MISSOURI — Bow season is in full swing and rifle season for deer is only weeks away. However, hunters and farmers should be aware of a condition in deer known as Chronic Wasting Disease, or CWD.

KMZU’s Dan Watson was able to chat with Jasmine Batten, Wildlife Disease Coordinator with the Missouri Department of Conservation, about the symptoms and how local farmers and hunters can do their part in helping to control or prevent the spread of the disease in their county.

Click below to hear their full conversation, which aired Thursday morning on KMZU.

Batten explained that the disease is progressive and it is not always easy to tell whether a deer is infected or not just by observation.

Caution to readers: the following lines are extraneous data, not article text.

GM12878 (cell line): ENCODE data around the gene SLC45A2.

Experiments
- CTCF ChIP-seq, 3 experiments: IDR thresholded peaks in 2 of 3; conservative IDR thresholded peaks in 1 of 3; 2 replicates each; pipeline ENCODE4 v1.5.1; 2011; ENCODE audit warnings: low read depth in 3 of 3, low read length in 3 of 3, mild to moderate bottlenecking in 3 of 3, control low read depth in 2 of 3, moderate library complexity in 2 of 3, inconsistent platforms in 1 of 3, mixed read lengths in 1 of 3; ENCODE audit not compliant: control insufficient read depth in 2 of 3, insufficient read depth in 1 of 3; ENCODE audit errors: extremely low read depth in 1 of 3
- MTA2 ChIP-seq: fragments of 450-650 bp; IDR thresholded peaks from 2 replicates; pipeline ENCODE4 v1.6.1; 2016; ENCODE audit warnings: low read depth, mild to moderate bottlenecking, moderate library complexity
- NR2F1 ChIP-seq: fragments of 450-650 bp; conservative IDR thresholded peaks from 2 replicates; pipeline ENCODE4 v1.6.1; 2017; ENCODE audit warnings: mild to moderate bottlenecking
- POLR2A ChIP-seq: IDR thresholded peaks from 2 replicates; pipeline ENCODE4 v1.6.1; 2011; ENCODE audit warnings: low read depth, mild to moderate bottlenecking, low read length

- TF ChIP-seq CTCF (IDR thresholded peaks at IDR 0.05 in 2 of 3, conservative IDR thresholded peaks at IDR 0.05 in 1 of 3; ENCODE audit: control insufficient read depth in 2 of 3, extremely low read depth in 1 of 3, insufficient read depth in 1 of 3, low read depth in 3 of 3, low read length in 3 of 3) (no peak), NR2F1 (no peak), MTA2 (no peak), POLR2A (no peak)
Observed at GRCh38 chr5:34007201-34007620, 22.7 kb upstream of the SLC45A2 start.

There may be some physical symptoms present – such as abnormal posture for the deer, an emaciated appearance, excessive drooling and a dull coat. However, Batten explains that since it can be difficult to tell if a deer is infected or not, a hunter or farmer should contact the Missouri Department of Conservation and they will test the deer for CWD.

While there is not a particular habitat that lends itself to a higher prevalence of Chronic Wasting Disease, any place where deer congregate in larger numbers could become a “hot spot” and yield a higher potential for spreading the disease. The MDC has regulations in place that help to minimize the chance of harvesting infected deer in these areas.

For more information about the disease and Missouri deer hunting regulations, visit the Missouri Department of Conservation website.